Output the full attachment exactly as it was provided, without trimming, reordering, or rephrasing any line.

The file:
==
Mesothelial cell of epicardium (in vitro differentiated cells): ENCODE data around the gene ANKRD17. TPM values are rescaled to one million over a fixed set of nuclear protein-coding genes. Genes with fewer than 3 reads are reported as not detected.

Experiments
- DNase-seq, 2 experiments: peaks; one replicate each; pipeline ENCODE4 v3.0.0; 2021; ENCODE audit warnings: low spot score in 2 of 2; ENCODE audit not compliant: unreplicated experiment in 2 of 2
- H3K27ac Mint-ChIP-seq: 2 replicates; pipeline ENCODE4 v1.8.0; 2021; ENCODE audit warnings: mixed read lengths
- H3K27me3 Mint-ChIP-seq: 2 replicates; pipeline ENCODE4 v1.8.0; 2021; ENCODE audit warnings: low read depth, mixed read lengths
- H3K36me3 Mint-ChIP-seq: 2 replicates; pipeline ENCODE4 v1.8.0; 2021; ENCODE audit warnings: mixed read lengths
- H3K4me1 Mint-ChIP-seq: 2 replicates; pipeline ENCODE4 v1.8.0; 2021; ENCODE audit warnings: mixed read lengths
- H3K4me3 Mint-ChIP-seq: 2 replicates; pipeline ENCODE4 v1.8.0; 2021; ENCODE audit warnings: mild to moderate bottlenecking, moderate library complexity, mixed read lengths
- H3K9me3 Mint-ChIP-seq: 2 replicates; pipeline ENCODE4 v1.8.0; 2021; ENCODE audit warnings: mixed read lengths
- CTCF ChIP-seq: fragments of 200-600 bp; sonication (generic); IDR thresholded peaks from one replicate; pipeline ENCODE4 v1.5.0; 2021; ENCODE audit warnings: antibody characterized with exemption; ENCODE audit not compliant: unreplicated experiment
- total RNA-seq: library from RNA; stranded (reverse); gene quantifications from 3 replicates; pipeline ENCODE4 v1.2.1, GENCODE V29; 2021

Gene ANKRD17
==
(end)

Mesothelial cell of epicardium (in vitro differentiated cells): ENCODE data around the gene ANKRD17. TPM values are rescaled to one million over a fixed set of nuclear protein-coding genes. Genes with fewer than 3 reads are reported as not detected.

Experiments
- DNase-seq, 2 experiments: peaks; one replicate each; pipeline ENCODE4 v3.0.0; 2021; ENCODE audit warnings: low spot score in 2 of 2; ENCODE audit not compliant: unreplicated experiment in 2 of 2
- H3K27ac Mint-ChIP-seq: 2 replicates; pipeline ENCODE4 v1.8.0; 2021; ENCODE audit warnings: mixed read lengths
- H3K27me3 Mint-ChIP-seq: 2 replicates; pipeline ENCODE4 v1.8.0; 2021; ENCODE audit warnings: low read depth, mixed read lengths
- H3K36me3 Mint-ChIP-seq: 2 replicates; pipeline ENCODE4 v1.8.0; 2021; ENCODE audit warnings: mixed read lengths
- H3K4me1 Mint-ChIP-seq: 2 replicates; pipeline ENCODE4 v1.8.0; 2021; ENCODE audit warnings: mixed read lengths
- H3K4me3 Mint-ChIP-seq: 2 replicates; pipeline ENCODE4 v1.8.0; 2021; ENCODE audit warnings: mild to moderate bottlenecking, moderate library complexity, mixed read lengths
- H3K9me3 Mint-ChIP-seq: 2 replicates; pipeline ENCODE4 v1.8.0; 2021; ENCODE audit warnings: mixed read lengths
- CTCF ChIP-seq: fragments of 200-600 bp; sonication (generic); IDR thresholded peaks from one replicate; pipeline ENCODE4 v1.5.0; 2021; ENCODE audit warnings: antibody characterized with exemption; ENCODE audit not compliant: unreplicated experiment
- total RNA-seq: library from RNA; stranded (reverse); gene quantifications from 3 replicates; pipeline ENCODE4 v1.2.1, GENCODE V29; 2021

Gene ANKRD17